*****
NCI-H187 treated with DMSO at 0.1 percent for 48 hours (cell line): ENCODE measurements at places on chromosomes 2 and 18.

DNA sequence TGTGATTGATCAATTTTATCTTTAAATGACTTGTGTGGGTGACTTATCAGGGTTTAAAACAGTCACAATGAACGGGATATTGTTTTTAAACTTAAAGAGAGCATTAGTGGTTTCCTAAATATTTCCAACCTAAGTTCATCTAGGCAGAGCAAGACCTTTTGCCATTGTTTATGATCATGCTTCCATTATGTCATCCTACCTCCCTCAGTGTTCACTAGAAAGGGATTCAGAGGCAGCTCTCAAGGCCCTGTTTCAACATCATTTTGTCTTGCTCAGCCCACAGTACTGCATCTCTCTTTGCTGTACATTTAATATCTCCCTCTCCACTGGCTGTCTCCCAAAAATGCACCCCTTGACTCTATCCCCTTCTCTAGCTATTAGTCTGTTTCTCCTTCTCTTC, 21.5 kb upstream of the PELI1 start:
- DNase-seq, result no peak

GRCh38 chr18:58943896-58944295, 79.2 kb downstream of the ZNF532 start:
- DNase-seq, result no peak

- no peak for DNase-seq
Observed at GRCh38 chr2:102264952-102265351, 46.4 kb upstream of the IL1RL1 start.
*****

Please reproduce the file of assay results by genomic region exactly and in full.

NCI-H187 treated with DMSO at 0.1 percent for 48 hours (cell line): ENCODE measurements at places on chromosomes 2 and 18.

DNA sequence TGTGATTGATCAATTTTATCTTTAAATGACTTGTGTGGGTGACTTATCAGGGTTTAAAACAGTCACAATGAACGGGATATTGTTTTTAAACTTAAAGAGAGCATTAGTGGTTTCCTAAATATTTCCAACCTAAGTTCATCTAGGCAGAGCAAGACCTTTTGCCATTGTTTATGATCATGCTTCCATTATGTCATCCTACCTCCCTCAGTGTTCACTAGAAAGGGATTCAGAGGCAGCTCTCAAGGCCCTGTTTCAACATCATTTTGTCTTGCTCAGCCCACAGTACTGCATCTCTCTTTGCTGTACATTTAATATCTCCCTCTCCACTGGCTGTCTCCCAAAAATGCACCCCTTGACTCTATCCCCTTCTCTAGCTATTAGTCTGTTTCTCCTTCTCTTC, 21.5 kb upstream of the PELI1 start:
- DNase-seq, result no peak

GRCh38 chr18:58943896-58944295, 79.2 kb downstream of the ZNF532 start:
- DNase-seq, result no peak

- no peak for DNase-seq
Observed at GRCh38 chr2:102264952-102265351, 46.4 kb upstream of the IL1RL1 start.